Back pain is the very common symptom of numerous ailments. It is frequently brought on by sudden injury or stress to the muscles, nerves, ligaments or bones of the back.
Back pain can also be caused by many other things, including curvature of the spine, cancer, a herniated (or "slipped") vertebral disk, poor posture, gynecological disorders, a kidney infection, osteoarthritis or osteoporosis. Back pain can become chronic.
People who are overweight are at a greater risk for acute or chronic back pain, as are those who do a lot of lifting or are active in sports. Nearly everyone is at risk for back pain at some point in his or her life.
Back pain shows up in different ways. Affected parts of the back may feel tender or sore to the touch, and the pain may increase with movement. Back pain can manifest as a burning sensation, or as a dull muscular ache. It can feel as though the vertebrae were scraping together, whether they are or not. Depending on its cause, back pain can range from mildly uncomfortable to completely disabling.
Most treatment for back pain involves nonsteroidal anti-inflammatory medications like aspirin or ibuprofen, and sometimes muscle relaxants as well. Depending on the problem, short bed rest or exercise may be prescribed. Massage and heating pads often help; chiropractic and acupuncture have also been used successfully in the treatment of back pain. In some cases, surgery may be considered as a last resort.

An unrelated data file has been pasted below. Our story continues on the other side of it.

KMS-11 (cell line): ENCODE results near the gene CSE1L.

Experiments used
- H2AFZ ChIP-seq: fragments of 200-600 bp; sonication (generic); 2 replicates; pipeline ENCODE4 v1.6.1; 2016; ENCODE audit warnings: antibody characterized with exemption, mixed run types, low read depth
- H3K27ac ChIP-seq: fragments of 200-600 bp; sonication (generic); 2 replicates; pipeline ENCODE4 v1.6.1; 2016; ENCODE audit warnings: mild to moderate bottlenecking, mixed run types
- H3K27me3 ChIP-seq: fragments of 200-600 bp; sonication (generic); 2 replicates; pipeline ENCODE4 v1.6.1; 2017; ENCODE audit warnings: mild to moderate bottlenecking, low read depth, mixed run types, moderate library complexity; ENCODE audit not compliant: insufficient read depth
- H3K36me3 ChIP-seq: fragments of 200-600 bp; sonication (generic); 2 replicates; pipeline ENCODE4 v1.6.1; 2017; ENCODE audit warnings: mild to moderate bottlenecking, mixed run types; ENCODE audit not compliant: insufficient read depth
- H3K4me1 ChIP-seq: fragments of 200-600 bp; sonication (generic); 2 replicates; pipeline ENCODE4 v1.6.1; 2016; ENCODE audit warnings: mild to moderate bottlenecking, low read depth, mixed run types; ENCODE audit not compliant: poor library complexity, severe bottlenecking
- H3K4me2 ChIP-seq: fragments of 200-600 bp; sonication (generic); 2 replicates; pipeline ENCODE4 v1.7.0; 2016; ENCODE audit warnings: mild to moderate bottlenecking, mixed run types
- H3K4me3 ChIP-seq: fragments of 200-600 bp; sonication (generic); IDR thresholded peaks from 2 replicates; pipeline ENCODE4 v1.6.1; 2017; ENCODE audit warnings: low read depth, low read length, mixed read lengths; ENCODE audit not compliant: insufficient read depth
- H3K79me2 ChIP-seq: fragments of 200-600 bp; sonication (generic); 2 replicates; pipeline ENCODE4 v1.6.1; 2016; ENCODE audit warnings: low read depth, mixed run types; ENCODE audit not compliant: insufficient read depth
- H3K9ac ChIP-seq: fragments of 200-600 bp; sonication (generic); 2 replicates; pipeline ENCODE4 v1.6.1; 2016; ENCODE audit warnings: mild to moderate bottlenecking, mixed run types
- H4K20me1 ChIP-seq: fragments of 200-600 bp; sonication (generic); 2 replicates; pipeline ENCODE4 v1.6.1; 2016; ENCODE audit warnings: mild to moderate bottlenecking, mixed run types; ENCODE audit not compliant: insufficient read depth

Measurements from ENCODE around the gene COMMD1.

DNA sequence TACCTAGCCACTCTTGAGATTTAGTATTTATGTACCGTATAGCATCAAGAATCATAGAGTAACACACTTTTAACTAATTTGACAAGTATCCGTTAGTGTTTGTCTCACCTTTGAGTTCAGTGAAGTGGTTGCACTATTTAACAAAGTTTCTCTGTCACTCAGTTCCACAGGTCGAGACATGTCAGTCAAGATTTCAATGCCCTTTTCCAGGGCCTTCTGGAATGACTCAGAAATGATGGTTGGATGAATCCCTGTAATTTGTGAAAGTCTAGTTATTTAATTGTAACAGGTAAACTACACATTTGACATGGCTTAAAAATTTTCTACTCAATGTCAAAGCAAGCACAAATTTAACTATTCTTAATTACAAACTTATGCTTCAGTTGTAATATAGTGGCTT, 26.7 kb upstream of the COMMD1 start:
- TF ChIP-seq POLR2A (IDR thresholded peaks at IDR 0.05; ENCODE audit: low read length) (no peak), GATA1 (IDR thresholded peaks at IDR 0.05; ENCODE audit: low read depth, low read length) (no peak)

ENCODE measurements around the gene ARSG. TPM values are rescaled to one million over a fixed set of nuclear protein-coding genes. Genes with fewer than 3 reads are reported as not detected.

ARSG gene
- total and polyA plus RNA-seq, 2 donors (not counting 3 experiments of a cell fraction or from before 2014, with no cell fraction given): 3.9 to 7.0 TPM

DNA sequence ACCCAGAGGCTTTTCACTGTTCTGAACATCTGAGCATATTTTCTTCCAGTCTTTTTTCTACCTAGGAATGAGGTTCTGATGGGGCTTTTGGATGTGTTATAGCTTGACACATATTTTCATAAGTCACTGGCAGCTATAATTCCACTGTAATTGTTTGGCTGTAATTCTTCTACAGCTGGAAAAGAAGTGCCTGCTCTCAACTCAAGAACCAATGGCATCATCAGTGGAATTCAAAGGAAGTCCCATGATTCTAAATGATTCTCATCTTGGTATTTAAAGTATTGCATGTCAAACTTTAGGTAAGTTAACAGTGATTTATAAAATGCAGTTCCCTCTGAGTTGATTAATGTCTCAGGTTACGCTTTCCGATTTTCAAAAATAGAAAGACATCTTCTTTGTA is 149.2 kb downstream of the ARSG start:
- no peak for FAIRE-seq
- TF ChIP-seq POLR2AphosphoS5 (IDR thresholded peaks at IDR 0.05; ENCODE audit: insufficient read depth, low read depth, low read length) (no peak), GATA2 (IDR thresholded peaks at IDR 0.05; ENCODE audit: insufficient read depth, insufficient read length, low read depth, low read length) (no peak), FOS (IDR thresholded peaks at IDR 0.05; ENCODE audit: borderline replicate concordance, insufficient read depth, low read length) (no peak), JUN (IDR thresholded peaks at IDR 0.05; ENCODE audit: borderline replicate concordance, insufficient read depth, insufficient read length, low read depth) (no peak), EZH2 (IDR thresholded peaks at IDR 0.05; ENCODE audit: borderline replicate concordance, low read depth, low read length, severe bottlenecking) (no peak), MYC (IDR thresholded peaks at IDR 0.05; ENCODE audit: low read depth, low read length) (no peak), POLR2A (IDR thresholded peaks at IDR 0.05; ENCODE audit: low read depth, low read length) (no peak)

WebMD terms and conditions.
- Bend at the knees when picking things up. (Don't lift with your back! Your legs are much stronger.) Keep your back straight when you lift.
- Maintain good posture and exercise to strengthen your stomach and back muscles.
- Keep yourself at the right body weight for your height. Being overweight can strain your back.